Shakespearean themes are evident in the novel in subtle ways. There is an unseen power (government controlling the city); brother betrays brother in hiding books (Mildred informs on Montag); a jester offers commentary (the White Clown, symbolizing the meaningless emotion of television); an old person offers predictions and pronouncements (Faber, explaining the state of the world); characters suffer from madness (Montag has fits of delirium and rage from his conflicting emotions). One of the most important references comes at the end, when Montag confronts Beatty for the last time:
"Speech away[, Beatty said.] What'll it be this time? Why don't you belch Shakespeare at me, you fumbling snob? 'There is no terror, Cassius, in your threats, for I am arm'd so strong in honesty that they pass by me as an idle wind, which I respect not!' How's that?"
(Bradbury, Fahrenheit 451, Google Books)
The quote is from Julius Caesar, where Brutus explains to Cassius that his threats are meaningless because he, Brutus, is armed with honesty; even if he is killed, people will take up his cause and avenge him. Beatty believes in his cause, that the government should control the life of every individual, so he claims to have no fear of death. Montag obliges.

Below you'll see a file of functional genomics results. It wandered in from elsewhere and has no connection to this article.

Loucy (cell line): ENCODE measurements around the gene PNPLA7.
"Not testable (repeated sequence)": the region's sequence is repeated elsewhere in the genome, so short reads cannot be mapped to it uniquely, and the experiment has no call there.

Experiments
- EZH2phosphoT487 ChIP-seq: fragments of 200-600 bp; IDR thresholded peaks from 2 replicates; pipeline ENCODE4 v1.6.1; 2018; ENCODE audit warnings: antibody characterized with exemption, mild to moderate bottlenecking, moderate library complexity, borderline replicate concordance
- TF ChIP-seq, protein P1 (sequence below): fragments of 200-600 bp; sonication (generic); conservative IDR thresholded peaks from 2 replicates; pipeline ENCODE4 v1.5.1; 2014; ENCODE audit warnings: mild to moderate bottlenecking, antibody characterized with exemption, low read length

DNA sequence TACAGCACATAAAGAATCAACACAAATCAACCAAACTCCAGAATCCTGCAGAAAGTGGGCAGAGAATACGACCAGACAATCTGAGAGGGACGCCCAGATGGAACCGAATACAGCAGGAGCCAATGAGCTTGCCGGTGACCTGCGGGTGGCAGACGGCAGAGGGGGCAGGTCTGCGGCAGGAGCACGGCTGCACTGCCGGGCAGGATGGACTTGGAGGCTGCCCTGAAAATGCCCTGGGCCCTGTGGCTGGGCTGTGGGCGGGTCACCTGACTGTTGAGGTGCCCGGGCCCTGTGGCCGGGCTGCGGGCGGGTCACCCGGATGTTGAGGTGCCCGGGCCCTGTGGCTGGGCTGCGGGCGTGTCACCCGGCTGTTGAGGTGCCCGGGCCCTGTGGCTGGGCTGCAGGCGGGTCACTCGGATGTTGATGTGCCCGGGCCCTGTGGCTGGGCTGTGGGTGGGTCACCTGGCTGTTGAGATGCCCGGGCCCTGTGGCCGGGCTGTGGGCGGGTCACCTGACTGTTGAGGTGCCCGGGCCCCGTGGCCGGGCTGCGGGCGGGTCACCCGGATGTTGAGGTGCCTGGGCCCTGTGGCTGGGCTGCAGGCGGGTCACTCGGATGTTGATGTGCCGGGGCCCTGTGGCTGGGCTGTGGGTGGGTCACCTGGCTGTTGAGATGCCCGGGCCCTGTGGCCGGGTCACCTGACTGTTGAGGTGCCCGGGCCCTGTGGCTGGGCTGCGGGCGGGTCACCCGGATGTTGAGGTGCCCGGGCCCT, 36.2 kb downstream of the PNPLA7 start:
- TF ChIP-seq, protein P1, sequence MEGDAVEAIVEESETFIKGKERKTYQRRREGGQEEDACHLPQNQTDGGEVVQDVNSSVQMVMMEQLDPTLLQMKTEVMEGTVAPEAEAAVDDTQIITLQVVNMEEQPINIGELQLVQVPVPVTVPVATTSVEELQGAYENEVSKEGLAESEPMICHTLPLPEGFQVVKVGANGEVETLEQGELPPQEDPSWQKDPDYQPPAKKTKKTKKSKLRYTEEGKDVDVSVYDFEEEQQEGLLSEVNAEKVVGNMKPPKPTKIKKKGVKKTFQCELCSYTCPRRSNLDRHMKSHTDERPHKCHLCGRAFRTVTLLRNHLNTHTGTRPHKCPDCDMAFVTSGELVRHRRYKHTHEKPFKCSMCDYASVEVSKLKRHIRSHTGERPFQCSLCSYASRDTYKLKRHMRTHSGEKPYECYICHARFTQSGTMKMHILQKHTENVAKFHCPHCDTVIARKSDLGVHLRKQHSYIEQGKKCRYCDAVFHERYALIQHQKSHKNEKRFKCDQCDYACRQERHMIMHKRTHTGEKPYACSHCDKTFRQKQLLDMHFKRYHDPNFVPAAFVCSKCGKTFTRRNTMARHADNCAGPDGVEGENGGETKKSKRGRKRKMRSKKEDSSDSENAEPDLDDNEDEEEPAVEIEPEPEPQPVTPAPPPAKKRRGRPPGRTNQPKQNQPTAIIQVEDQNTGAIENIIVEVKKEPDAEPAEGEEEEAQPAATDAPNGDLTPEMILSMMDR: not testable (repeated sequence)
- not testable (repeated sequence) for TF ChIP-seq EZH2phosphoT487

One of the main themes throughout Fahrenheit 451 concerns the censorship of literature. Arguably the most important and talented English literary figure in history is William Shakespeare. His contributions to the English language are unrivaled by any other literary figure, and he is considered the world's pre-eminent dramatist. Shakespeare's work encapsulates nearly every human emotion and is associated with various scenes and subjects throughout the novel. Bradbury alludes to Shakespeare multiple times throughout the novel to provide context to the characters' situations while simultaneously connecting them to the theme of censorship.
In Montag's final interaction with Beatty, Beatty alludes to Shakespeare multiple times by telling Montag, "Truth is truth, to the end of reckoning," which is a line from Act Five, Scene One of Shakespeare's play Measure for Measure.
Beatty also quotes Shakespeare's Merchant of Venice by telling Montag, "Truth will come to light, murder will not be hid long!...Oh God, he speaks only of his horse!...The Devil can cite Scripture for his purpose" (Bradbury, 51).
Before Montag shoots Beatty with his flamethrower, Beatty quotes Brutus from Julius Caesar by saying, "There is no terror, Cassius, in your threats, for I am arm'd so strong in honesty that they pass by me as an idle wind, which I respect not!" (Shakespeare, 4.3.70-73).
Each quote from Shakespeare becomes part of Beatty's argument and reveals the breadth of Shakespeare's literary genius. Interestingly, Beatty's use of Shakespeare seems to supports Montag's cause and not his own.